The numbers are constantly changing when it comes to the devastating floods in Colorado -- and unfortunately, the latest alteration involves an increase of the fatality total in both Boulder County and the state as a whole. The Boulder Office of Emergency Management has confirmed the death of Gerald Boland, eighty, a retired teacher whose story was told last night as part of Disaster in the Rockies, a Weather Channel special that generally exploited the ecological tragedy rather than shedding light on it. Videos and more below.
Here are the latest figures from the BOEM:
• 0 missing people; this number may fluctuate as more members of the public call to check on loved ones
• 4 confirmed fatalities
• Damaged Residences: 557
• Damaged Commercial: 33
• Residences destroyed: 345
• Commercial properties destroyed: 3
• Total sites evaluated: 5,592
The Colorado Office of Emergency Management notes that the fourth Boulder County casualty brings the statewide sum to seven; officially, there were two deaths in El Paso County and one in Clear Creek County. But the number of people still missing has gone way down: COEM puts the estimate at 143, and it's probably even lower, since that figure includes four still said to have been missing in Boulder that the BOEM no longer counts.
The evacuation total is calculated at 5,350, and the amount of land effected is a staggering 1,918 square miles.
As noted by 9News, Boland taught at Lyons Elementary School for decades -- and the Weather Channel special pointed out that many of his former students took part in the search for him. He'd gotten separated from his wife en route to a shelter, and while she was plucked from the waters by a front loader in footage that's been widely screened across the country, he could not be saved.
Disaster in the Rockies was completed before the sad ending of this story was written, but it certainly took advantage of every other opportunity to turn the emotional screws, using dramatic music and wallowing in visual misery for the better part of its hour-long running time before tossing in some perfunctory comments about the community's resilience at the end. The results were unfortunate but hardly surprising: Expect to see more national coverage like this as we move from the immediacy of the flooding to the long, slow path toward recovery.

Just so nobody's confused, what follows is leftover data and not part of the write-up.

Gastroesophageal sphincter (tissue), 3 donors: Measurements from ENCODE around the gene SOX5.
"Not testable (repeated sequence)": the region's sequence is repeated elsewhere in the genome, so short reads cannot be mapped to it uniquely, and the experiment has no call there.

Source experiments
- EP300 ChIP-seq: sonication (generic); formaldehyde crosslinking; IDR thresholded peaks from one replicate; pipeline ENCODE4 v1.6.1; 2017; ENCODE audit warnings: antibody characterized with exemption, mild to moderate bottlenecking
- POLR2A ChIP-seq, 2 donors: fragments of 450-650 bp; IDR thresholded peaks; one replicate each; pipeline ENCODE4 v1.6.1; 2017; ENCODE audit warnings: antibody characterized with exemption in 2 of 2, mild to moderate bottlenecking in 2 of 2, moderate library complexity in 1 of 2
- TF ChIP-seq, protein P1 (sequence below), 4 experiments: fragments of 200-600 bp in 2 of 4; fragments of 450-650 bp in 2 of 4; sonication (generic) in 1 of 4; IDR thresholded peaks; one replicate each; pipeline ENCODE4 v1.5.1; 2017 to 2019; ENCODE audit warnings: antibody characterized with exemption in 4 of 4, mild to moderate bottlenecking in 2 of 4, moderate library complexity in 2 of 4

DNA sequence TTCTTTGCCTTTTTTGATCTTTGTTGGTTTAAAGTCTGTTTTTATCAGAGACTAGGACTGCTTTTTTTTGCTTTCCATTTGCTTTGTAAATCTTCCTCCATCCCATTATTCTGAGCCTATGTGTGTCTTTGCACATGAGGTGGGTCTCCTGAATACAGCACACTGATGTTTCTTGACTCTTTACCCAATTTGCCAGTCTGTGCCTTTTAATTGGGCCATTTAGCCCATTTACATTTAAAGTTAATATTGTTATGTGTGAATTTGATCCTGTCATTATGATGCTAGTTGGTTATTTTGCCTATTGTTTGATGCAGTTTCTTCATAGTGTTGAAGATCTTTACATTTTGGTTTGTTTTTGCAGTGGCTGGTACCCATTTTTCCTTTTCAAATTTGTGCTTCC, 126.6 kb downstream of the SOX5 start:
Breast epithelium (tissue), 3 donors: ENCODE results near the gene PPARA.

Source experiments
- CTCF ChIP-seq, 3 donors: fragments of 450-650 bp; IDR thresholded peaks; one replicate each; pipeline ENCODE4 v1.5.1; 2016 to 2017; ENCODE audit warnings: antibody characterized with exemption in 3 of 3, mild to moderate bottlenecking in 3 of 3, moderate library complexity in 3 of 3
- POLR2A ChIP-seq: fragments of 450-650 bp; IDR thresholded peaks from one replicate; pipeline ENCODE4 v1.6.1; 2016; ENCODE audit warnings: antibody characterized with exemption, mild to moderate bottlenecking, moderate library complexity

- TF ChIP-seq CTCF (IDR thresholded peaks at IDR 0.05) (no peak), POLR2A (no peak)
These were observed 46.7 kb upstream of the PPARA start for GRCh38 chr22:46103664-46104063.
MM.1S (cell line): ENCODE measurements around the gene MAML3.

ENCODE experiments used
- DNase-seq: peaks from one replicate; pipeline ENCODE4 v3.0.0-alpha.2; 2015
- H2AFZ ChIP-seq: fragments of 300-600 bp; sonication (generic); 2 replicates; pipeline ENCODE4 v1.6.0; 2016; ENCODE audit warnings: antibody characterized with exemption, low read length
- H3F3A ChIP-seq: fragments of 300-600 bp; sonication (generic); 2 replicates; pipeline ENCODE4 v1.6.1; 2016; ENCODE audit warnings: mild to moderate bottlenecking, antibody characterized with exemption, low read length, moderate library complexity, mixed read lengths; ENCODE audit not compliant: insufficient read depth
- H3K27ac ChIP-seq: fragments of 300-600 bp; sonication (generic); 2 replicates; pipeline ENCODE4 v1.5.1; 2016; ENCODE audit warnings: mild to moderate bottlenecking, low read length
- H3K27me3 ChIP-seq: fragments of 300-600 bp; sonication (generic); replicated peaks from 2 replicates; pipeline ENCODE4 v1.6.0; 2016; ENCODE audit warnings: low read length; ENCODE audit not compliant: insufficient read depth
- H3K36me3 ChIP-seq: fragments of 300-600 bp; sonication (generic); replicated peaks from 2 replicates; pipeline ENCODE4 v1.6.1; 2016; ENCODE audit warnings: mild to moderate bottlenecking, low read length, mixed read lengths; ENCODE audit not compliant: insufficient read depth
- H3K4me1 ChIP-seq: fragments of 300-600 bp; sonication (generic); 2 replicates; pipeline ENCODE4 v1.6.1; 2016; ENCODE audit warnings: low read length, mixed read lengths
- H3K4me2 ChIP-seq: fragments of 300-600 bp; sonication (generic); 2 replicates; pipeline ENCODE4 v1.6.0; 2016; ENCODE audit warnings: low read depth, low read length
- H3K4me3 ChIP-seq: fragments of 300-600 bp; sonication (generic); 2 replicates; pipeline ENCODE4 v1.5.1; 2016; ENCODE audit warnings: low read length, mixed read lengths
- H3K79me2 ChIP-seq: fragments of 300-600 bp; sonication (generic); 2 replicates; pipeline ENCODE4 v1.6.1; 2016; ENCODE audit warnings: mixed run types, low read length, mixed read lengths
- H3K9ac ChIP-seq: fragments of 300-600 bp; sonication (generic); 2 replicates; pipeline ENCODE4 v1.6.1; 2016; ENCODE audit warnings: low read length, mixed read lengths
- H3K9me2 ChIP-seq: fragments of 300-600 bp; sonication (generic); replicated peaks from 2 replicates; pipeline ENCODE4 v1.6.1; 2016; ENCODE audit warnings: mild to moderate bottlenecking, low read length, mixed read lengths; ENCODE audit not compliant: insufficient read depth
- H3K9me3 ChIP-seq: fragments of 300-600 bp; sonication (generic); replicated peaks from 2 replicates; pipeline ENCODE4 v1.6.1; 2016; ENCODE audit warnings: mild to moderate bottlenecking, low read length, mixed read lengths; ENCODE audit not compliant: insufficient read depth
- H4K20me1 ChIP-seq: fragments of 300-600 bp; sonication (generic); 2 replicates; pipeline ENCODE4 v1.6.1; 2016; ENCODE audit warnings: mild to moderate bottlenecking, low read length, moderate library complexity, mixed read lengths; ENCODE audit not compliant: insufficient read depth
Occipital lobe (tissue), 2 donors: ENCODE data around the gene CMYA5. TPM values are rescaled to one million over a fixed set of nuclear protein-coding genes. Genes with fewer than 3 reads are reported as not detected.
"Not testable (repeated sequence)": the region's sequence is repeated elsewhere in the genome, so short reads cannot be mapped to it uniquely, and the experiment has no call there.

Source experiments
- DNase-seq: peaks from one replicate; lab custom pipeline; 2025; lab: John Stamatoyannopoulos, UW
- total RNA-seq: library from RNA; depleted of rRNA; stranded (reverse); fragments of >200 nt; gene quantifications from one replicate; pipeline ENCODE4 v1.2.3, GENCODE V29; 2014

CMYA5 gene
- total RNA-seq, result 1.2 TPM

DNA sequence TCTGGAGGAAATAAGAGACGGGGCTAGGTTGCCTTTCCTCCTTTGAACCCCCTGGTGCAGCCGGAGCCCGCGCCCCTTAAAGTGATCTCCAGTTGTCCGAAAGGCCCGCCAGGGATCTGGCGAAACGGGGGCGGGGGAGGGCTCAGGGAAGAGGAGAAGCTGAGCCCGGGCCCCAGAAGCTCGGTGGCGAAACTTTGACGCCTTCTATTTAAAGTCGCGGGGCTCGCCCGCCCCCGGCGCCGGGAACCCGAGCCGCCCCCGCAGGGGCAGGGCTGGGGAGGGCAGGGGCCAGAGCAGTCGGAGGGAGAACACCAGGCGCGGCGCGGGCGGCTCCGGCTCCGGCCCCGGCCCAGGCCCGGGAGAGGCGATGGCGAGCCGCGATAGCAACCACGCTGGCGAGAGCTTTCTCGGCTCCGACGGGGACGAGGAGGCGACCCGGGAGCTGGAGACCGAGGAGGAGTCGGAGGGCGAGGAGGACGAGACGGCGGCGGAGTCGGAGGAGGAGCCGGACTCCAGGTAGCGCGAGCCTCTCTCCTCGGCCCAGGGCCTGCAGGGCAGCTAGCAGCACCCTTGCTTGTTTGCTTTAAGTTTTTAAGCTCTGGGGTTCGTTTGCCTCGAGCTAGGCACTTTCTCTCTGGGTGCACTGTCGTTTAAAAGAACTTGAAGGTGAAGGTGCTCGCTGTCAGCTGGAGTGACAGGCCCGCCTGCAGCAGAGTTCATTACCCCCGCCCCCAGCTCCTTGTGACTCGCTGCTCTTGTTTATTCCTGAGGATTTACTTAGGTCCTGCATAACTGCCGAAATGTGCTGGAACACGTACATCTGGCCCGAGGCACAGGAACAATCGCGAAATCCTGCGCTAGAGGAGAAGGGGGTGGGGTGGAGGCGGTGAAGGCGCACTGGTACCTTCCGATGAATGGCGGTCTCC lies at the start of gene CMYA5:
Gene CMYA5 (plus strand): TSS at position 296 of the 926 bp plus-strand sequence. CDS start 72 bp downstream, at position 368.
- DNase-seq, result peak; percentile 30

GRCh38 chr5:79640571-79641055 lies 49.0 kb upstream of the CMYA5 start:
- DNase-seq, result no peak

Look below to see the 9News piece about Boland, followed by several Weather Channel clips about the flooding -- the first typical of Disaster in the Rockies, the rest generally more straightforward.
Continue for more Weather Channel videos of Colorado flooding.
More from our News archive circa Monday: "Videos: Five fatalities, 1,253 missing, 11,750 evacuated in Colorado flooding."
Keep Westword Free... Since we started Westword, it has been defined as the free, independent voice of Denver, and we would like to keep it that way. Offering our readers free access to incisive coverage of local news, food and culture. Producing stories on everything from political scandals to the hottest new bands, with gutsy reporting, stylish writing, and staffers who've won everything from the Society of Professional Journalists' Sigma Delta Chi feature-writing award to the Casey Medal for Meritorious Journalism. But with local journalism's existence under siege and advertising revenue setbacks having a larger impact, it is important now more than ever for us to rally support behind funding our local journalism. You can help by participating in our "I Support" membership program, allowing us to keep covering Denver with no paywalls.